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The term syncope (Greek: synkope) literally means a “cessation,” a “cutting short,” or “pause.” Medically, it refers to an episodic loss of consciousness and postural tone and an inability to stand because of a diminished flow of blood to the brain. It is synonymous in everyday language with fainting. Feeling faint and a feeling of faintness are also commonly used terms to describe the loss of strength and other symptoms that characterize the impending or incomplete fainting spell. This latter state is referred to as presyncope. Relatively abrupt onset, brief duration, and spontaneous and complete recovery not requiring specific resuscitative measures are other typical features.

Faintness and syncope are among the most common of all medical phenomena. Practically every adult has experienced some presyncopal symptoms if not a fully developed syncopal attack or has observed such attacks in others. Description of these symptoms, as with other predominantly subjective states, is often ambiguous. The patient may refer to the experience as light-headedness, giddiness, dizziness, a “drunk feeling,” a weak spell, or, if consciousness was lost, a “blackout.” Careful questioning may be necessary to ascertain the exact meaning the patient has given to these words. In many instances the nature of the symptoms is clarified by the fact that they include a sensation of faintness and then a momentary loss of consciousness, which is easily recognized as a faint, or syncope. This sequence also informs us that under certain conditions any difference between faintness and syncope is only one of degree. These symptoms must be clearly set apart from certain types of epilepsy, the other major cause of episodic unconsciousness, and from disorders such as cataplexy, transient ischemic attacks (TIAs), “drop attacks,” and vertigo, which are also characterized by episodic attacks of generalized weakness or inability to stand upright, but not by a loss of consciousness.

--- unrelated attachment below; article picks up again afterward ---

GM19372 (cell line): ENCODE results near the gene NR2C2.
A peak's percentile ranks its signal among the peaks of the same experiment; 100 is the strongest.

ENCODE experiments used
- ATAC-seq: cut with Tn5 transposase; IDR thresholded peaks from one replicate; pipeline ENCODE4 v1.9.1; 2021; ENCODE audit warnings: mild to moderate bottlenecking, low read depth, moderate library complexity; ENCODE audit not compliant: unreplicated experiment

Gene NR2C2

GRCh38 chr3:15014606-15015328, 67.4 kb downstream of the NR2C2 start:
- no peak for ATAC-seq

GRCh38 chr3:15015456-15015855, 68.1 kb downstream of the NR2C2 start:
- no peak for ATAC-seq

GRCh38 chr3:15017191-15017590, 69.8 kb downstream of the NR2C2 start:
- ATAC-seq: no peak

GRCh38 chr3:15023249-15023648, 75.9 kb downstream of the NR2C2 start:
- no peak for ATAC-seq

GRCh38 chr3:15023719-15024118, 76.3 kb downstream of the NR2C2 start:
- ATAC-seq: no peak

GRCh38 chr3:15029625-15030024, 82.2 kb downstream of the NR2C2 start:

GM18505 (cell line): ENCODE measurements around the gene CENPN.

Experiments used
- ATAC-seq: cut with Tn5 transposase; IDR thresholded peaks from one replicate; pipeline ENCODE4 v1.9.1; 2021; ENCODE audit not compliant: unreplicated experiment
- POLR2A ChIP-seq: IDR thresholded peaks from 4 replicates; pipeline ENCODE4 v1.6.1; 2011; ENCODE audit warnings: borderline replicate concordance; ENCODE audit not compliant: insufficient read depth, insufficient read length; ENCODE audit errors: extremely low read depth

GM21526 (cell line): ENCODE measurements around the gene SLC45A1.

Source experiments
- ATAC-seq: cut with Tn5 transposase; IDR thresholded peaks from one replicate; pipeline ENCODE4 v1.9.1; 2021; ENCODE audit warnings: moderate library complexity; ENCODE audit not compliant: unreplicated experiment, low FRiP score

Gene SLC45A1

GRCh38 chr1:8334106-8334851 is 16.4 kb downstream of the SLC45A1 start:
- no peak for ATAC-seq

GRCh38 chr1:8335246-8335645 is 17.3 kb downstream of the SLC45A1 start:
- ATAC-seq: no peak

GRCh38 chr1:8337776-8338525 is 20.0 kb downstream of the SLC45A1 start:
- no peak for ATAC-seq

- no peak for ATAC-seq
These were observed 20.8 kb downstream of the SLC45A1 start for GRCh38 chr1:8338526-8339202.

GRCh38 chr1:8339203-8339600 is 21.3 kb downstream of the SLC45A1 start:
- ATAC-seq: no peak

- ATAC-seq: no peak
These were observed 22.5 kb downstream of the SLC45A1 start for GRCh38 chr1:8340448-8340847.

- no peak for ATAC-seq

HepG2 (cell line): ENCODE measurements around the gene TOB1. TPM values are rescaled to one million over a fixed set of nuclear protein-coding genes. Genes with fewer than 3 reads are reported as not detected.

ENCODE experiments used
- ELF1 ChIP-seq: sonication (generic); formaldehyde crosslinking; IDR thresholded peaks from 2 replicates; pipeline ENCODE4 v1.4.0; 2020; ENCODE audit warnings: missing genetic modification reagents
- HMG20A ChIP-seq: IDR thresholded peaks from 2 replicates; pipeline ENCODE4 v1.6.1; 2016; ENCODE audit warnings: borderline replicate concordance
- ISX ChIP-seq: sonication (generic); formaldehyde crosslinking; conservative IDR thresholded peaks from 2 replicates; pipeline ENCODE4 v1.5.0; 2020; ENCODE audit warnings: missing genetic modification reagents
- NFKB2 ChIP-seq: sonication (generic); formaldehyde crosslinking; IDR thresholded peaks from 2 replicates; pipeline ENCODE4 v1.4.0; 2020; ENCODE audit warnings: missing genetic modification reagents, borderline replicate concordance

The clinical manifestations of fainting attacks vary to some extent, depending on their mechanisms and the settings in which they occur. The most common type of faint—namely, vasodepressor or vasovagal syncope, defined more precisely further on, conforms more or less to the following pattern. The patient is usually in the upright position at the beginning of the attack, either sitting or standing. Certain subjective symptoms, the prodrome, mark the onset of the faint. The person feels queasy, is assailed by a sense of giddiness and apprehension, may sway, and sometimes develops a headache. What is most noticeable at the beginning of the attack is pallor or an ashen-gray color of the face; often the face and body become bathed in cool perspiration. Salivation, epigastric distress, nausea, and sometimes vomiting may accompany these symptoms, and the patient tries to suppress them by yawning, sighing, or breathing deeply. Vision may dim or close in concentrically, the ears may ring, and it may be impossible to think clearly (“grayout”). This serves to introduce the common faint that is known to all physicians and most laypersons; a ...

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